"They have known each other since they were six or seven years old and are completely in tune with each other, which is why they are so close. They are like brothers. When not playing cricket, back in Afghanistan they hang out together all the time.
"There's no rivalry between them, they really want to see each member perform well. They are doing everything they can to make Afghanistan proud of them."
Given the continued fragile state of the country, few of the players have an alternative career path if cricket fails. Those whose parents survive work as tradesmen, shopkeepers, or have small businesses. None are wealthy.
Facilities are still non-existent; home games are played in the UAE, in Sharjah. But the first proper ground within Afghanistan is finally being built, near Jalalabad, along with a cricket academy funded by the US embassy. There is also talk of formulating a domestic competition.
"Now is the time for investment to be made," says Knott. "They are riding on a wave of mass excitement with a message that Afghanistan has something else to offer the world other than Taliban, burkhas and war. The talent is there and the will of international agencies to make it happen is there.
The team arriving back in Kabul after qualifying for the ICC World Twenty20
"There are so many people with nothing to do. They could be playing cricket a lot. Afghan people are very naturally athletic, they are physically strong and mentally strong. The under-19 team was in the World Cup, which is anther great success story, and there are a lot of girl cricketers. Cricketing success is sustainable."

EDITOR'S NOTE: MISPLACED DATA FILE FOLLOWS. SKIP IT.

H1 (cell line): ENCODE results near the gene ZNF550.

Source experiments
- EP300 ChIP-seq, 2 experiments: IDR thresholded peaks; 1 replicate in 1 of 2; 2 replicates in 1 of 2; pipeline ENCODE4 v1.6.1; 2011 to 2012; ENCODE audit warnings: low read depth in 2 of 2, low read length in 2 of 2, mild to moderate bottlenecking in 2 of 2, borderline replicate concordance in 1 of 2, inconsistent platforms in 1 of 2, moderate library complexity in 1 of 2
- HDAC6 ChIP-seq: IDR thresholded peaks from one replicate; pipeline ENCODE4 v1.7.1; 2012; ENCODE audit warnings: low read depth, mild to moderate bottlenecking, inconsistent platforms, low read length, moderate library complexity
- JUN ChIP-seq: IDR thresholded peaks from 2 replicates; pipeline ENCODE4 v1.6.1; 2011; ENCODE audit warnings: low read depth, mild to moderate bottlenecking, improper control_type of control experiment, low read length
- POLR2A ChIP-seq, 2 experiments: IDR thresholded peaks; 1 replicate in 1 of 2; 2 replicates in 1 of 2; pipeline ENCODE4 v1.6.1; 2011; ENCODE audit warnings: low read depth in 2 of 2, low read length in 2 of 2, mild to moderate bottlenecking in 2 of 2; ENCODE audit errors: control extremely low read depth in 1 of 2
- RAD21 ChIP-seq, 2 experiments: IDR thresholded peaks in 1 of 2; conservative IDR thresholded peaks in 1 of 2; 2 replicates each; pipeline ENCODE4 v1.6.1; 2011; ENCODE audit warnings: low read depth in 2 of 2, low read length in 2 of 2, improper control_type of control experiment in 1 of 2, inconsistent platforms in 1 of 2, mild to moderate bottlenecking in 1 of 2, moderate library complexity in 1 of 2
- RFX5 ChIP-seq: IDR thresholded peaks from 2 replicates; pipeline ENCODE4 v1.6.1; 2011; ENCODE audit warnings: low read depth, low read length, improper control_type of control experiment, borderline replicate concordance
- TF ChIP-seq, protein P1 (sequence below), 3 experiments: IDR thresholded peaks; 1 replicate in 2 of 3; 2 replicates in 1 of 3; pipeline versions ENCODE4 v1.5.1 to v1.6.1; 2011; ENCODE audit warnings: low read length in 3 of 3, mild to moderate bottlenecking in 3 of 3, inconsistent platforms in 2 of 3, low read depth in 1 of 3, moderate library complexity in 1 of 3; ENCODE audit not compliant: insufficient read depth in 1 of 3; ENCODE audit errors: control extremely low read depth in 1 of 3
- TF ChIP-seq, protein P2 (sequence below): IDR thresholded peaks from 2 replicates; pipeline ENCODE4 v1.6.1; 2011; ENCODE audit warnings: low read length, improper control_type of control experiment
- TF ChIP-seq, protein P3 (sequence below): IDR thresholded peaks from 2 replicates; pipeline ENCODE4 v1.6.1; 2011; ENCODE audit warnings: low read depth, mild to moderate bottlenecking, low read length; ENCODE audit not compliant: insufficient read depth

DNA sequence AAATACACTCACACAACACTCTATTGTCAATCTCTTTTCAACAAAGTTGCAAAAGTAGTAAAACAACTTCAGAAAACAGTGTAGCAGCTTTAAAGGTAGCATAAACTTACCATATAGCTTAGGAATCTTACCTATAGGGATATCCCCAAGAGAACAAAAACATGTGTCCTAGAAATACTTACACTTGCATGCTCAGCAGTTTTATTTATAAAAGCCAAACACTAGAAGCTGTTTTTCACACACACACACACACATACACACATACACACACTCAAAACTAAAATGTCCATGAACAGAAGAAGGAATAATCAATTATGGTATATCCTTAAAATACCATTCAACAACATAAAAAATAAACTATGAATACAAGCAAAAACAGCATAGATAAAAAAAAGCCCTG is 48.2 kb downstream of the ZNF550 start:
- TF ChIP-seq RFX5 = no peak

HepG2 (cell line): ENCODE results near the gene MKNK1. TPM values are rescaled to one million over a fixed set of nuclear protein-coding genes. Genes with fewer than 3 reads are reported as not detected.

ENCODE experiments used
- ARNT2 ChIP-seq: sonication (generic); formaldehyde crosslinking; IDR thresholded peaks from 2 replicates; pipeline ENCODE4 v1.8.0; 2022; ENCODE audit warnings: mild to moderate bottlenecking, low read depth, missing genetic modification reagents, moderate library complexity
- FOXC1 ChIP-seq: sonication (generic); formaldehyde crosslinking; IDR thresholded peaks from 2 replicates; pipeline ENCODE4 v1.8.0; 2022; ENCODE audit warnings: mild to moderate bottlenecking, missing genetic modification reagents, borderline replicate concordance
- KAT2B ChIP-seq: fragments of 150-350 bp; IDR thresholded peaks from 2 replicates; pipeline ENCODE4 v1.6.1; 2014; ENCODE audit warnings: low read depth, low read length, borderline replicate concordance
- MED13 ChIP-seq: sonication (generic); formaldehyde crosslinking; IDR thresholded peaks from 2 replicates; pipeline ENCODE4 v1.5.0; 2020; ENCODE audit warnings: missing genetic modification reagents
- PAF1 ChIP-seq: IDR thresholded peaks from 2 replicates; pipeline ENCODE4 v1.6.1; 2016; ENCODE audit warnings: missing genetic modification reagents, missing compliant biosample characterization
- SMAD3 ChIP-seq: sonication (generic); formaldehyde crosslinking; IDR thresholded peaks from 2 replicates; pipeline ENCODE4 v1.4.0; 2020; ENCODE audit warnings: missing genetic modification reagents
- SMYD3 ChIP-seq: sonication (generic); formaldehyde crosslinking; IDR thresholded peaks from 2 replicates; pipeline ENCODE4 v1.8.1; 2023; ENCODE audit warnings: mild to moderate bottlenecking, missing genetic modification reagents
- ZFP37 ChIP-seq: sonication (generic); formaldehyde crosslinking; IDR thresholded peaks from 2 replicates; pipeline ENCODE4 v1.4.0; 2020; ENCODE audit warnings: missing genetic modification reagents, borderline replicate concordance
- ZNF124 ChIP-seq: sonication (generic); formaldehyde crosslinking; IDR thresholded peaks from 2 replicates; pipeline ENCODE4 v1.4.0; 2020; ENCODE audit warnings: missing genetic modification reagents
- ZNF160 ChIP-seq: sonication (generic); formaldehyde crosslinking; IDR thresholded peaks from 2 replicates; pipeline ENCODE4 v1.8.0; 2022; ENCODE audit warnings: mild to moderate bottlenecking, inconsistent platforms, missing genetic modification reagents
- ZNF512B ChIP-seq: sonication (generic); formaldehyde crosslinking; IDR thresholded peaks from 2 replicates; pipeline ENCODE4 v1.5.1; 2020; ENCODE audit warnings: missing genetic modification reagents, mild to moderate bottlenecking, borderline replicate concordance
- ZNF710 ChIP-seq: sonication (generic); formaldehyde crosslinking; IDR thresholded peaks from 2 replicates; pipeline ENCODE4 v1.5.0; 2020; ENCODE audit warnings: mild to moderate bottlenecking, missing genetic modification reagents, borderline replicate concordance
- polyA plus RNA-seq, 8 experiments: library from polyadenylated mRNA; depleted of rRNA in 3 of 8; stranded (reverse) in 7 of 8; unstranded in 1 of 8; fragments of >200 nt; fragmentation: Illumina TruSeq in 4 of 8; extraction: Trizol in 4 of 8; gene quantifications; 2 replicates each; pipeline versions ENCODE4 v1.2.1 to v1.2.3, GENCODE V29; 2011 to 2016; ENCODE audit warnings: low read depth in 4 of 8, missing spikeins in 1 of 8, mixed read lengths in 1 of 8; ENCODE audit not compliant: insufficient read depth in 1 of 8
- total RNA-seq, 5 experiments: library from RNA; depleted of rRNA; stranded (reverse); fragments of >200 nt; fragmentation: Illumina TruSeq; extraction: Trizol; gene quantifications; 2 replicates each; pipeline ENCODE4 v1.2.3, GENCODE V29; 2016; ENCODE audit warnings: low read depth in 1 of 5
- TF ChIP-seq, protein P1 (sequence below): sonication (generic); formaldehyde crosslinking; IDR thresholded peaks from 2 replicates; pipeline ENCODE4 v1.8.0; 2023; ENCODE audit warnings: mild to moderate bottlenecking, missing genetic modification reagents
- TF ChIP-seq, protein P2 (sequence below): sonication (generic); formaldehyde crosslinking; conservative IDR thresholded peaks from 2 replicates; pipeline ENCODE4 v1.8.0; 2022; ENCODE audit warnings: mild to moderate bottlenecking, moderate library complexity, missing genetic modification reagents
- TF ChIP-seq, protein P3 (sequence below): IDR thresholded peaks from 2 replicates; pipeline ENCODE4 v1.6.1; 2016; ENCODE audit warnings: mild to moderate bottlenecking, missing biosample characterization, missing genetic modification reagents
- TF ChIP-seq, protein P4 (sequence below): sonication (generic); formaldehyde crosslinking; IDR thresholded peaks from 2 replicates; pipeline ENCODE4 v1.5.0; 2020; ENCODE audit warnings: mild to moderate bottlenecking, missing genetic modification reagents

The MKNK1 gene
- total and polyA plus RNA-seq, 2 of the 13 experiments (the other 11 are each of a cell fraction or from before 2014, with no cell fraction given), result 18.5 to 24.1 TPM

Hassan adds: "Two or three years ago, nobody was interested in cricket too much. Now you will see lots of children playing around on the streets and fields.
"This is a very good thing. People are learning cricket and lots of people will try to play for Afghanistan. There is more and more interest in the game."
My conversation with Knott takes place on the day the whole Afghanistan team are filming a TV commercial in Dubai. It's a day-long shoot involving rehearsals, make-up, and directed by a Bollywood film crew.
It is seeing the attention lavished on the players that makes her think back to the rainy days in Jersey less than two years previously when they struggled to pay for their fast-food orders. The contrast is hard to absorb.
Hassan, meanwhile, does not see the World Twenty20 as the pinnacle of Afghanistan's achievements.
"The guys in the team are mostly in their early 20s, all the boys are young and fit so we hope to keep the same squad for five or six years. Test cricket is definitely an ambition."
May the dream continue.